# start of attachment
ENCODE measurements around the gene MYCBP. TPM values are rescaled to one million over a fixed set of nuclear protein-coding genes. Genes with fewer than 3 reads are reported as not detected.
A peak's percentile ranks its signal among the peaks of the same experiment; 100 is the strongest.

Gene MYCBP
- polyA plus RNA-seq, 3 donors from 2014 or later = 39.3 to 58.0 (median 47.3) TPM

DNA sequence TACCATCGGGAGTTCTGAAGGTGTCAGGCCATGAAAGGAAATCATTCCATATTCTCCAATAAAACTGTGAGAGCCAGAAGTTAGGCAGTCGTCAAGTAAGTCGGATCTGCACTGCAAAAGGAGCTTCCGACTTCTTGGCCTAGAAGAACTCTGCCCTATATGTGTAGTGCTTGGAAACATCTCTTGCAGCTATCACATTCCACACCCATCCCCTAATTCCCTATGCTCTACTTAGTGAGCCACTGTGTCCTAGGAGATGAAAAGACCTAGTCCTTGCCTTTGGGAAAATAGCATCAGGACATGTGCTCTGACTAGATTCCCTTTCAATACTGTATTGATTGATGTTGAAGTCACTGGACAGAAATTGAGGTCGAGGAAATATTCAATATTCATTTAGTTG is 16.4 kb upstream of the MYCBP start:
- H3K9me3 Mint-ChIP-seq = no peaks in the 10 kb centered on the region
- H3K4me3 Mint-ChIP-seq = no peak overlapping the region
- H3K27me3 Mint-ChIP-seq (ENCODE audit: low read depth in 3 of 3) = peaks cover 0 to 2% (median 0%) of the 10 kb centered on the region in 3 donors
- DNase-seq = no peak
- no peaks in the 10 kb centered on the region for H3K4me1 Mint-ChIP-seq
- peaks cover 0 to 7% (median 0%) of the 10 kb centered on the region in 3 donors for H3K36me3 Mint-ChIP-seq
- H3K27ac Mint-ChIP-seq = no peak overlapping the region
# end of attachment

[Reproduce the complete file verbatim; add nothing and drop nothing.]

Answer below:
ENCODE measurements around the gene MYCBP. TPM values are rescaled to one million over a fixed set of nuclear protein-coding genes. Genes with fewer than 3 reads are reported as not detected.
A peak's percentile ranks its signal among the peaks of the same experiment; 100 is the strongest.

Gene MYCBP
- polyA plus RNA-seq, 3 donors from 2014 or later = 39.3 to 58.0 (median 47.3) TPM

DNA sequence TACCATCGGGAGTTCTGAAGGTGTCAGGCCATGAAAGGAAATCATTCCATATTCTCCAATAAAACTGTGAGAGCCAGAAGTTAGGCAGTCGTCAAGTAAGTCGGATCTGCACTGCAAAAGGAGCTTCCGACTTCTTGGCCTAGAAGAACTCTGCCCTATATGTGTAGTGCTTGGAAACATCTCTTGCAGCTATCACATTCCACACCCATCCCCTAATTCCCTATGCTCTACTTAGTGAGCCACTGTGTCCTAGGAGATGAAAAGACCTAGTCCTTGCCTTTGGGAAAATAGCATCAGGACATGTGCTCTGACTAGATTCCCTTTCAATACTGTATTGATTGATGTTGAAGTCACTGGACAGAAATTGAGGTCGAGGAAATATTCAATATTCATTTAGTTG is 16.4 kb upstream of the MYCBP start:
- H3K9me3 Mint-ChIP-seq = no peaks in the 10 kb centered on the region
- H3K4me3 Mint-ChIP-seq = no peak overlapping the region
- H3K27me3 Mint-ChIP-seq (ENCODE audit: low read depth in 3 of 3) = peaks cover 0 to 2% (median 0%) of the 10 kb centered on the region in 3 donors
- DNase-seq = no peak
- no peaks in the 10 kb centered on the region for H3K4me1 Mint-ChIP-seq
- peaks cover 0 to 7% (median 0%) of the 10 kb centered on the region in 3 donors for H3K36me3 Mint-ChIP-seq
- H3K27ac Mint-ChIP-seq = no peak overlapping the region